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Threat Based or Capability Based?

Discussion in 'U.S. Politics' started by BigRob, Jul 31, 2009.

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Threat Based or Capability Based

  1. Threat Based

    1 vote(s)
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  2. Capability Based

    1 vote(s)
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  3. I Don't Know

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  1. BigRob

    BigRob Well-Known Member

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    With all the back and forth over the ending of the F-22 program one thing stands out in a big way. We keep hearing arguments that the F-22 is not necessary because there is no threat.

    While I personally, for varying reasons, think that entire argument is useless, it does raise this point. Should the United States military capability be threat based or capability based?

    For example, should we only develop weapon systems as a response to a threat? Further, if we wait to see what the threat is before going into development on a weapons system we will find ourselves continually behind the curve. While it is true that the F-22 has no peer in existence today, the Chinese, Russian, and Indians are all in full development of their own 5th generation fighters, which are expected to be out in a few years. These are a direct challenges to the F-22.

    So, threat based or capability based? Under a capability based system the United States would develop and implement weapon systems based on threats, but also systems that continually demanded new innovations and could carry out missions that we have not even seen the need for yet.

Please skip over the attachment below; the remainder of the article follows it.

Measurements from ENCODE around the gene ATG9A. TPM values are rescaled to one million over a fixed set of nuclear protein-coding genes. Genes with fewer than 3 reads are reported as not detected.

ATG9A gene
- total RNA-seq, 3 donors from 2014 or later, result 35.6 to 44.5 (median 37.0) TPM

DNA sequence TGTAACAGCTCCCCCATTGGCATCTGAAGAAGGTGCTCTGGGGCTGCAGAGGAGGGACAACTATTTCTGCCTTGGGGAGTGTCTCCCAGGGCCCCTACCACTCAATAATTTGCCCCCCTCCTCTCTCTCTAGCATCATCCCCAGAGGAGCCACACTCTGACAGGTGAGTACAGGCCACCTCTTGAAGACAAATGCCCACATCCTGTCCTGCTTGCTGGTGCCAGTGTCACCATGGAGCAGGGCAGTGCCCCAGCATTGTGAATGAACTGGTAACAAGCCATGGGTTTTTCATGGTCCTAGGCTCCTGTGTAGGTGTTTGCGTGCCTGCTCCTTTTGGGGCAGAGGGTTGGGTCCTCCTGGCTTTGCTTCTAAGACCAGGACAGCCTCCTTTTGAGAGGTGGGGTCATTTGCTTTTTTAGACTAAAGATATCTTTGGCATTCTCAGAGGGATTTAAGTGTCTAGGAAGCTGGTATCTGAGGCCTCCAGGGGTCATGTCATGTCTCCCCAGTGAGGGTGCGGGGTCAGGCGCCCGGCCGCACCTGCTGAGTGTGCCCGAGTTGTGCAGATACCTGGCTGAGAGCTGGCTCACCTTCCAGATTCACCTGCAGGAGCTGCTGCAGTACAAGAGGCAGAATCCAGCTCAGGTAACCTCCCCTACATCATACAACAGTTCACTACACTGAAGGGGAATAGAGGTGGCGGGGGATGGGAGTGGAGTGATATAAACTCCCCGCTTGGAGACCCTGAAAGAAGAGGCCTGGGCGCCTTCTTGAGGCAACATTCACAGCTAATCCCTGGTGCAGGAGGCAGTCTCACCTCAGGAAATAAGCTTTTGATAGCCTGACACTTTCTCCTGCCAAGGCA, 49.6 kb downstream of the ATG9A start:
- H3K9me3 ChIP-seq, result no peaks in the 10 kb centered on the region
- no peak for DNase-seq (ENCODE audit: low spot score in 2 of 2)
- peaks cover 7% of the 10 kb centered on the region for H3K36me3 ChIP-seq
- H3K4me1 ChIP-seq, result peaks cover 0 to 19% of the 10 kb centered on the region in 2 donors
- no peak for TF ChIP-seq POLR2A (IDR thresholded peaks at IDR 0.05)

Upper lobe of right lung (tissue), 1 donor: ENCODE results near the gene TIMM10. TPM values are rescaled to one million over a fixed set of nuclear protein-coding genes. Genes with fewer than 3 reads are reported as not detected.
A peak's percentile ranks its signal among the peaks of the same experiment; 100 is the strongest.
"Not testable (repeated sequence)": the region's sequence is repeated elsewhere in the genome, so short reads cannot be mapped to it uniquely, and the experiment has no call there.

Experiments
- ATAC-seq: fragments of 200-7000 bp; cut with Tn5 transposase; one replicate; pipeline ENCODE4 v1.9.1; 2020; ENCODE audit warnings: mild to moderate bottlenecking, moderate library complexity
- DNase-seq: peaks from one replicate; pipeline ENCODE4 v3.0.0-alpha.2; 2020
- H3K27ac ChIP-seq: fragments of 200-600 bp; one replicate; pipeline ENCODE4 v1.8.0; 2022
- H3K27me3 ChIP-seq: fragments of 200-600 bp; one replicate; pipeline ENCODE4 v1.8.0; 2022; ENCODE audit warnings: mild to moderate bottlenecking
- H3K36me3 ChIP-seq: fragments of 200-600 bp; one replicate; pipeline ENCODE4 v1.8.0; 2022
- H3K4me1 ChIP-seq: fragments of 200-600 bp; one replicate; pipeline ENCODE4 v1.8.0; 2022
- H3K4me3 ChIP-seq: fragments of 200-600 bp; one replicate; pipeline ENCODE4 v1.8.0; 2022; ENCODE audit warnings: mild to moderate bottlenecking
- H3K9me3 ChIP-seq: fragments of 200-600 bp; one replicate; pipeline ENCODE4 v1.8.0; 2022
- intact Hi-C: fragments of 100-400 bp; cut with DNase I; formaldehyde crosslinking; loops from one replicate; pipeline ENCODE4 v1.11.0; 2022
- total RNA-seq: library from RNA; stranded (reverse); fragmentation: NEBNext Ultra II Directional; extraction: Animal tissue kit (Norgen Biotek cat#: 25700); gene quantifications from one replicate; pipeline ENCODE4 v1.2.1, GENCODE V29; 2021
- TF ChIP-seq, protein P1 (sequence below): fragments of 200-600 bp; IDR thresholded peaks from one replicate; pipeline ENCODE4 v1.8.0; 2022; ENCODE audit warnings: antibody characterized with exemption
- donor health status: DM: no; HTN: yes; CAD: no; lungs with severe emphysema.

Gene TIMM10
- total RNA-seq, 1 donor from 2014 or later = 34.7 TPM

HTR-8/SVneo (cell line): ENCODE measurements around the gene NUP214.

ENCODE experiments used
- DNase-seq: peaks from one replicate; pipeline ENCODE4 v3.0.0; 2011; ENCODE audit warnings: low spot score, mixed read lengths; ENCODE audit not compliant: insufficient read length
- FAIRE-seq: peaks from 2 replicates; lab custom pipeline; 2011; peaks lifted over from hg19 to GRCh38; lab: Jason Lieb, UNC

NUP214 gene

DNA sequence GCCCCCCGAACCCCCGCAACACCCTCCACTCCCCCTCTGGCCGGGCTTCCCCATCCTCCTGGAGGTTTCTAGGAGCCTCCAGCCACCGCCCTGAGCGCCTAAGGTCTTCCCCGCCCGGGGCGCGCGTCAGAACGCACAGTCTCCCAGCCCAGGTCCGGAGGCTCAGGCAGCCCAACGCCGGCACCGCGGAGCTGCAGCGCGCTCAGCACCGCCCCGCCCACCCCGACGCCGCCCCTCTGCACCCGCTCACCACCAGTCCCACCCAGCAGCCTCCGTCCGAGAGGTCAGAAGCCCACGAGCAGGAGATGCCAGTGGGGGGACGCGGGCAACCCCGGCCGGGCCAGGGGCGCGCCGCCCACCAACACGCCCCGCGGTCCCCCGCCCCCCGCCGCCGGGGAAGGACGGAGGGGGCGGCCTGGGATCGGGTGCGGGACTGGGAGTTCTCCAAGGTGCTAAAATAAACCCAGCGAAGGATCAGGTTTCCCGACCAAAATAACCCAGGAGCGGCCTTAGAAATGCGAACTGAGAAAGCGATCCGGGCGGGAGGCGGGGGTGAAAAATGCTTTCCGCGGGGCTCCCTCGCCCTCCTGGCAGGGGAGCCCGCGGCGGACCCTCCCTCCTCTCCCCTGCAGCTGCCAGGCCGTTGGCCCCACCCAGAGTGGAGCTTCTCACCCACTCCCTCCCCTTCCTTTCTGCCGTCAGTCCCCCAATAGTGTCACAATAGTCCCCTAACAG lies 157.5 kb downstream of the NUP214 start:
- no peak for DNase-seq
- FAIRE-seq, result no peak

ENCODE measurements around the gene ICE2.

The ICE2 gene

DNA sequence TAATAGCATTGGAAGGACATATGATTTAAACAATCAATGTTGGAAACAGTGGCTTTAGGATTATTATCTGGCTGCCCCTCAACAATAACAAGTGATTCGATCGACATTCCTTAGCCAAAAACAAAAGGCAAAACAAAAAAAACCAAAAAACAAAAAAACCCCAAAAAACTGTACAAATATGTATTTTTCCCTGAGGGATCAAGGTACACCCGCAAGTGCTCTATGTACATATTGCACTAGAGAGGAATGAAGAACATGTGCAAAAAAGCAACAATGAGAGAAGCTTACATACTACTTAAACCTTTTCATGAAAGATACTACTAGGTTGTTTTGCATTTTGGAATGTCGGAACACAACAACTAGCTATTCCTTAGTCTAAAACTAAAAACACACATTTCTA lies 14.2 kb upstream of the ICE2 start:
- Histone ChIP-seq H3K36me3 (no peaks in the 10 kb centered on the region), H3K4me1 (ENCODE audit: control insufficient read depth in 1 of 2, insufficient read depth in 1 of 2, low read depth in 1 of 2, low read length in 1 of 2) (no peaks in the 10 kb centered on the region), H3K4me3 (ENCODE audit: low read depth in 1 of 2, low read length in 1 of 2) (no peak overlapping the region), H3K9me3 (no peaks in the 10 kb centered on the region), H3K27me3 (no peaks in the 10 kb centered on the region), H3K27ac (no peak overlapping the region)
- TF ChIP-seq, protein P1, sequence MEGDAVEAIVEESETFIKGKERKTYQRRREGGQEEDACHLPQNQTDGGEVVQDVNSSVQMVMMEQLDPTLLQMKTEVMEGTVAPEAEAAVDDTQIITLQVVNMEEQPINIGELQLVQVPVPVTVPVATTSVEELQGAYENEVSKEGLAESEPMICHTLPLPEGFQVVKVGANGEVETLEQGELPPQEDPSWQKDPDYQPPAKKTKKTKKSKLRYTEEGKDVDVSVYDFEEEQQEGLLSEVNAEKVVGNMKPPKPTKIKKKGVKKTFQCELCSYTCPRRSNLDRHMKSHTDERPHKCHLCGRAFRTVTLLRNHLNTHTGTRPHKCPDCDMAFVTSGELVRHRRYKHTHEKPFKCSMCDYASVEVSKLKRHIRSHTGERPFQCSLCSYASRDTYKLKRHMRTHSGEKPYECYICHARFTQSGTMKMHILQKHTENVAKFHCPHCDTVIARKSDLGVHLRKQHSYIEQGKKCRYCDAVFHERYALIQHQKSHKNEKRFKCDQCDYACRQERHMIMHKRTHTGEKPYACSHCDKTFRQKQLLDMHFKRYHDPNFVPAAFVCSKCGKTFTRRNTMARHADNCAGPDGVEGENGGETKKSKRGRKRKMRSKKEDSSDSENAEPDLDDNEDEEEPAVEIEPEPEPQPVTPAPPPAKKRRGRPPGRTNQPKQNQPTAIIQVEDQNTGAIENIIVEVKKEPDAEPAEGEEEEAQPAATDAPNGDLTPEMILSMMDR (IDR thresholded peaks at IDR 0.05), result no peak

Should we wait until there is a clear threat before developing our own matching system, or do we develop systems based on threats but also that are capable of performing missions that we do not have a urgent need for? What do you think?
     
  2. pocketfullofshells

    pocketfullofshells Well-Known Member

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    first we already have the jets, all this says is we dont need more. While others still play catch up.

    2nd we are fighting 2 wars, and the major conflits we see is most likey in the future...the F-22 has no, or limited role...while other programs we are under funding have a very large role.

    the Pentagon has stated it does not want these, congress buys them anyway...its just the same old same old...no one wants to lose the jobs in there district attached to the program.

    like it or not, the Military has to have a budget as well, and the F-22 currently I think ranks pretty low in priority, and yet very high on price...so its a fairly easy choice.

    If we realy need the F-22....I open as to where we want to take the money out of to build them. Some other military program? or we just going spend even more on military...knowing we already outspend the next 4-5 nations added together in military spending.

    also I think its not as easy as threat vs capability...just becuse there is no threat does not mean we should not prepair for it...and just becuse we can build someting, does not mean we should just becuse well ...we can...even if we have no idea what we would do with it.
     
  3. BigRob

    BigRob Well-Known Member

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    When the assembly line shuts down, it is not going to be restarted. Make no mistake, this means the program is dead. Additionally, our current F-22 fleet would be unable to survive in a confrontation with China. This is something we need to avoid.

    That said, if we already have jets, why do we need 2400 F35's?

    What conflicts do you anticipate in the future?